9. I’m just starting my adult life – so I need you to be blogging this stuff! I’d love to take a look at your spreadsheet, I’ve got a rough draft of one myself, but I’m not sure if I’ve taken everything into account yet. Mine is a completely WIP as we’ve just moved and I’m not sure what all I need to be thinking about.

    I think it’s great you guys do this – more so because it’s helping!

  10. My adult life didn’t happen for a while. Even when it did,those moments of big spending occasionally occurred to render all my savings meaningless… so it felt. Even today, as I travel, i’m tryin to do the Excel travel expense sheet to account for everything… OMG. I want to cry when I see the inane things I spend my money on to make it go quickly.

  11. Congratulations on creating an organized system–it is the key to success. I have one too.

    I know it is frustrating to see the emergency fund go, but hey, that is what it is for, cuz life is full of em’. Give it enough time and you will get there. Promise.

  12. It’s not just y’all!

    Add a baby to the mix & it gets even harder. Because then you have trips to the ER & diapers running out or the kid falling & needing a visit to the DR because he might have a concussion (yeah that was two weeks ago!)

    And we’re home owners, so we’ve had to replace the roof, garage door, dishwasher (still haven’t done that yet), washer & dryer, & the lovely AC/Heat until which was so expensive I could have bought a really nice, used car! GRRRR!!!

    Apparently your post hit right at home with me! I so feel your pain!

    Good for you guys with the excel sheet! We use one too, they are pretty amazing!

  13. A great blog Laura! It sounds like you are doing well and it is always great to start off early in your marriage setting up a wise financial plan. I can totally understand your frustration about the unexpected monthly expenditures;however,as you pointed out at least because of your previous saving you had the money to pay for those extra expenses. Keep it up!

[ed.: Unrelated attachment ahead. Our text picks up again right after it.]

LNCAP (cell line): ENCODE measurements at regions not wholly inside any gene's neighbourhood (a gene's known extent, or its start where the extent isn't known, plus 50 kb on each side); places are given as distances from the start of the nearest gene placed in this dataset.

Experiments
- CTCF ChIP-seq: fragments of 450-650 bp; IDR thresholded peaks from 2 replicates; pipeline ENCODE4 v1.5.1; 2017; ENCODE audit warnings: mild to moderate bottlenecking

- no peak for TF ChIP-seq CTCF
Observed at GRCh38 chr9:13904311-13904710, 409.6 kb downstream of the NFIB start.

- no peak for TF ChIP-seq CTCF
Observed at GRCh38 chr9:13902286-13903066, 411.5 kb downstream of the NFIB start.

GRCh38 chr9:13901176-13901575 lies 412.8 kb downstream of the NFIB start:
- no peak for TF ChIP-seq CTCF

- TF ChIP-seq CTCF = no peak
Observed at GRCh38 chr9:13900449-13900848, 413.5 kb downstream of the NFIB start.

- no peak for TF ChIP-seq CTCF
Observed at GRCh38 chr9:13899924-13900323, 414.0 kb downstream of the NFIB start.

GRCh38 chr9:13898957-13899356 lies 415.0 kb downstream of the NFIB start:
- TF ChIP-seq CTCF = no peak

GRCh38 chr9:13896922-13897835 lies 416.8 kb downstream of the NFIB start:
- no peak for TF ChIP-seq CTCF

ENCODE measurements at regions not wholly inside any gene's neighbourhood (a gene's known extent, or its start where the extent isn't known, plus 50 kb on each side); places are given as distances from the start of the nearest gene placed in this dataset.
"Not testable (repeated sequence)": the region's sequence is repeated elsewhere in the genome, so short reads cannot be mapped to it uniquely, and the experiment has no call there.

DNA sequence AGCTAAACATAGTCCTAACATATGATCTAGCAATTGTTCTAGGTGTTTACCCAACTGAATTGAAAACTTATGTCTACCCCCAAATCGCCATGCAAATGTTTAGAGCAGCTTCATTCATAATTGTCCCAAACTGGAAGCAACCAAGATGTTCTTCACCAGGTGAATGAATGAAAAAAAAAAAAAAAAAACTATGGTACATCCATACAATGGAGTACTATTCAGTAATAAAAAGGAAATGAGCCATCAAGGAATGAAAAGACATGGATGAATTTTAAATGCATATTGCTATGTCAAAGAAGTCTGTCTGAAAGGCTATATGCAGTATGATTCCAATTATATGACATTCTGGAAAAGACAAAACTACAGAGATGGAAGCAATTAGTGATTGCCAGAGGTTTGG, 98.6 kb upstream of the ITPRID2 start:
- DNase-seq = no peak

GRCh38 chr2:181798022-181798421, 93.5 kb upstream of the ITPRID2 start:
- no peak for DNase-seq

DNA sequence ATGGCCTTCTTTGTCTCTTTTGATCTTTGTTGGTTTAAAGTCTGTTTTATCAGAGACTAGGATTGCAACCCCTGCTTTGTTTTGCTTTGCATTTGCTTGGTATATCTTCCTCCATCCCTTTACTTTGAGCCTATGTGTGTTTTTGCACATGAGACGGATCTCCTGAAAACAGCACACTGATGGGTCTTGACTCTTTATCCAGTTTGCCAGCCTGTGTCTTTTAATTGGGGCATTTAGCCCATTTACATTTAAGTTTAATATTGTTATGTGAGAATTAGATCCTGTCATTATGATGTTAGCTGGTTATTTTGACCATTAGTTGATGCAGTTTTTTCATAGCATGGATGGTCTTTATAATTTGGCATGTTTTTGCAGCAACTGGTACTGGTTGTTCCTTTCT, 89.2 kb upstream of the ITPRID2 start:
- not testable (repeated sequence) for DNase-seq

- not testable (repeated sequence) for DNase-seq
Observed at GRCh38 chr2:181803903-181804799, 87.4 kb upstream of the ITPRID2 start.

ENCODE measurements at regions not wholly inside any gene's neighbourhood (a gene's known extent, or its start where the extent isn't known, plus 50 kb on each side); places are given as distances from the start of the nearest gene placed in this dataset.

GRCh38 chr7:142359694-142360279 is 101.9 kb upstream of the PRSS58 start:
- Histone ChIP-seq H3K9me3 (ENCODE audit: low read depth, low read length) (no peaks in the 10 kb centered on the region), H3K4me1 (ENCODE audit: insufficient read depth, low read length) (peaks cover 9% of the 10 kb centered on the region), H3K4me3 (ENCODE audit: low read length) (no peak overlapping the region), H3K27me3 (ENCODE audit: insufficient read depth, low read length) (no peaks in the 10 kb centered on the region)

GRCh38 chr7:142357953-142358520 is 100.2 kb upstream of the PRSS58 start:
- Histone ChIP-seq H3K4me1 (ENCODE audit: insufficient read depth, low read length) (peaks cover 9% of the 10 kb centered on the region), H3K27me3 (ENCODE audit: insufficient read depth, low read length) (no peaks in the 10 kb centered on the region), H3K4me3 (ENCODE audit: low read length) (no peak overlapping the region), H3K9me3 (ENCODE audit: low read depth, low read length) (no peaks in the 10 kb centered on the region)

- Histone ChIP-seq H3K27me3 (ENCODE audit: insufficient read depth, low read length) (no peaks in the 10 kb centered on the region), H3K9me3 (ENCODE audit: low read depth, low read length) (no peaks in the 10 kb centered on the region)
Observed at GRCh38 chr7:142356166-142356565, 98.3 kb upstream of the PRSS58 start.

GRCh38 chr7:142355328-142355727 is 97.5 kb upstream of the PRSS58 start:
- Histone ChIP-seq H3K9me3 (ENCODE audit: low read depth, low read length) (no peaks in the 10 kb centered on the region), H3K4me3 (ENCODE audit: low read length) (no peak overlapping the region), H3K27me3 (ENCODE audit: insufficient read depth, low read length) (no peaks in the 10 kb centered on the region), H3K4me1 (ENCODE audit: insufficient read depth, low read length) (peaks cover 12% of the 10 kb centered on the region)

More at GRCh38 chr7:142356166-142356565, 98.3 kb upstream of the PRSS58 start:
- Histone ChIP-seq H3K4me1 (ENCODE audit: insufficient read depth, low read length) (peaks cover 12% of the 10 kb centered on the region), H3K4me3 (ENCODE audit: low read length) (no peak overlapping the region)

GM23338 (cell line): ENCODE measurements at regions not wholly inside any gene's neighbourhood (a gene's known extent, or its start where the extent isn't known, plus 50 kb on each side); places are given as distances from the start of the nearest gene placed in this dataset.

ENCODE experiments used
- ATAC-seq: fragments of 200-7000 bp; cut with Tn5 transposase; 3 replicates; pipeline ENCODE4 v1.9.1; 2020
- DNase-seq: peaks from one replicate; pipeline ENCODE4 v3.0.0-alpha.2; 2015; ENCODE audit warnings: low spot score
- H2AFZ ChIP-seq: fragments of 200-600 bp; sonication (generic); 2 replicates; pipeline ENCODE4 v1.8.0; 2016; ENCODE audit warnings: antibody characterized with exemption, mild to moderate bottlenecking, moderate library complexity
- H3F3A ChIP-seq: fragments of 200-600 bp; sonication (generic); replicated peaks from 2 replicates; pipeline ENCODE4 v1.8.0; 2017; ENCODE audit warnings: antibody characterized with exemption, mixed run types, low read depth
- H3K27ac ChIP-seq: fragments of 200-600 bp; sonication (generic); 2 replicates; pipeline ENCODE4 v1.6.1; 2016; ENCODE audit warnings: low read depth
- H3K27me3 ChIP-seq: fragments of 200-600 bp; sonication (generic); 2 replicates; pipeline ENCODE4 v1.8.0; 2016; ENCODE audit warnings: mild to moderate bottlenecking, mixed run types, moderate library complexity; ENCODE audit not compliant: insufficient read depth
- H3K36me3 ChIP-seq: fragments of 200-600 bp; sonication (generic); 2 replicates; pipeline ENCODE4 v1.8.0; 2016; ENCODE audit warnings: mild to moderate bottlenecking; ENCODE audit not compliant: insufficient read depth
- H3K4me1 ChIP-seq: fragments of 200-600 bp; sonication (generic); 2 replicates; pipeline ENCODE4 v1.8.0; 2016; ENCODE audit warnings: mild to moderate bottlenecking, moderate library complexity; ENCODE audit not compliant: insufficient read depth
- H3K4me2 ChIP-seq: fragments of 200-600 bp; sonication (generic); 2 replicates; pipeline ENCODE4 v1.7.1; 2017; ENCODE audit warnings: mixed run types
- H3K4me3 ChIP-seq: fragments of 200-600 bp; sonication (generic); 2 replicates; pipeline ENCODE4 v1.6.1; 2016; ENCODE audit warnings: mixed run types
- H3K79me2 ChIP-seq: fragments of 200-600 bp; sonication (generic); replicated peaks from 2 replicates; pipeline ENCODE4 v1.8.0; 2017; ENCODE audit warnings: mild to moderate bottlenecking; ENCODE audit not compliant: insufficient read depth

14. Hey Laura, care to share that excel sheet with us? I would love to try it. We have managed to save some money since Antonio and I moved together, but I would like to see if we are doing good with that sheet as reference. We could always find something to fix! 😉

  15. The fact that you even had money aside ready for those emergencies is a step in front of me! I can never save, we earn enough money to be able to live well and still save but somehow the money just disappears. We need to have a structured budget I think, you definitely have the right idea.

    It must be annoying when things come along that drain the savings you’ve begun making, but then thats exactly why you save 🙂 and you’ll have periods of months where nothing pops up so the balance will get bigger and bigger and a small emergency every now and again wont empty the pot.

    You are doing SO well so dont get down on yourself at all 🙂

  16. We tried to do ok on our own just being frugal for a while, but really got no where until we started doing a written budget. It has been the best thing ever for our marriage. We get paid once a month, so we just do it at the beginning of each month. I thought I would hate it, but I love it. It is so freeing and keeps two opposites on the same page. I’m so happy for y’all!